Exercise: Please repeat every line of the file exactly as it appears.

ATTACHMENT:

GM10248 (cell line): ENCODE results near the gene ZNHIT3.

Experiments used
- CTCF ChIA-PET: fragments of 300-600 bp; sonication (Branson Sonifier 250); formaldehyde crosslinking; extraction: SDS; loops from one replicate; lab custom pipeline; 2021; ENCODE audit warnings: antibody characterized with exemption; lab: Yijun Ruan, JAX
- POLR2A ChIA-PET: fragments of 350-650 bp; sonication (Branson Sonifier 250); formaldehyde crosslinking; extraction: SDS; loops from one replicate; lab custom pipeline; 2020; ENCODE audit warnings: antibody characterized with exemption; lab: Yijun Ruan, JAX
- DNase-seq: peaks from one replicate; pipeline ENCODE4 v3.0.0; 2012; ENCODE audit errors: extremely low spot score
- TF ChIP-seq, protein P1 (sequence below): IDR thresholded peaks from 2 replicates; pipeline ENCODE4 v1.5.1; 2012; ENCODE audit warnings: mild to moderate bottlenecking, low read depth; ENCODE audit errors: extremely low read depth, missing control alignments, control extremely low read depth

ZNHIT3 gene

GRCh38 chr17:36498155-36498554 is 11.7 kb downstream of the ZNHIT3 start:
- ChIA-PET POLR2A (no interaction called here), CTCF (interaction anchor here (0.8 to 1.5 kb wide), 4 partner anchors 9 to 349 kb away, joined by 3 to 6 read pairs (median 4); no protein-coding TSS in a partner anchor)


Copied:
GM10248 (cell line): ENCODE results near the gene ZNHIT3.

Experiments used
- CTCF ChIA-PET: fragments of 300-600 bp; sonication (Branson Sonifier 250); formaldehyde crosslinking; extraction: SDS; loops from one replicate; lab custom pipeline; 2021; ENCODE audit warnings: antibody characterized with exemption; lab: Yijun Ruan, JAX
- POLR2A ChIA-PET: fragments of 350-650 bp; sonication (Branson Sonifier 250); formaldehyde crosslinking; extraction: SDS; loops from one replicate; lab custom pipeline; 2020; ENCODE audit warnings: antibody characterized with exemption; lab: Yijun Ruan, JAX
- DNase-seq: peaks from one replicate; pipeline ENCODE4 v3.0.0; 2012; ENCODE audit errors: extremely low spot score
- TF ChIP-seq, protein P1 (sequence below): IDR thresholded peaks from 2 replicates; pipeline ENCODE4 v1.5.1; 2012; ENCODE audit warnings: mild to moderate bottlenecking, low read depth; ENCODE audit errors: extremely low read depth, missing control alignments, control extremely low read depth

ZNHIT3 gene

GRCh38 chr17:36498155-36498554 is 11.7 kb downstream of the ZNHIT3 start:
- ChIA-PET POLR2A (no interaction called here), CTCF (interaction anchor here (0.8 to 1.5 kb wide), 4 partner anchors 9 to 349 kb away, joined by 3 to 6 read pairs (median 4); no protein-coding TSS in a partner anchor)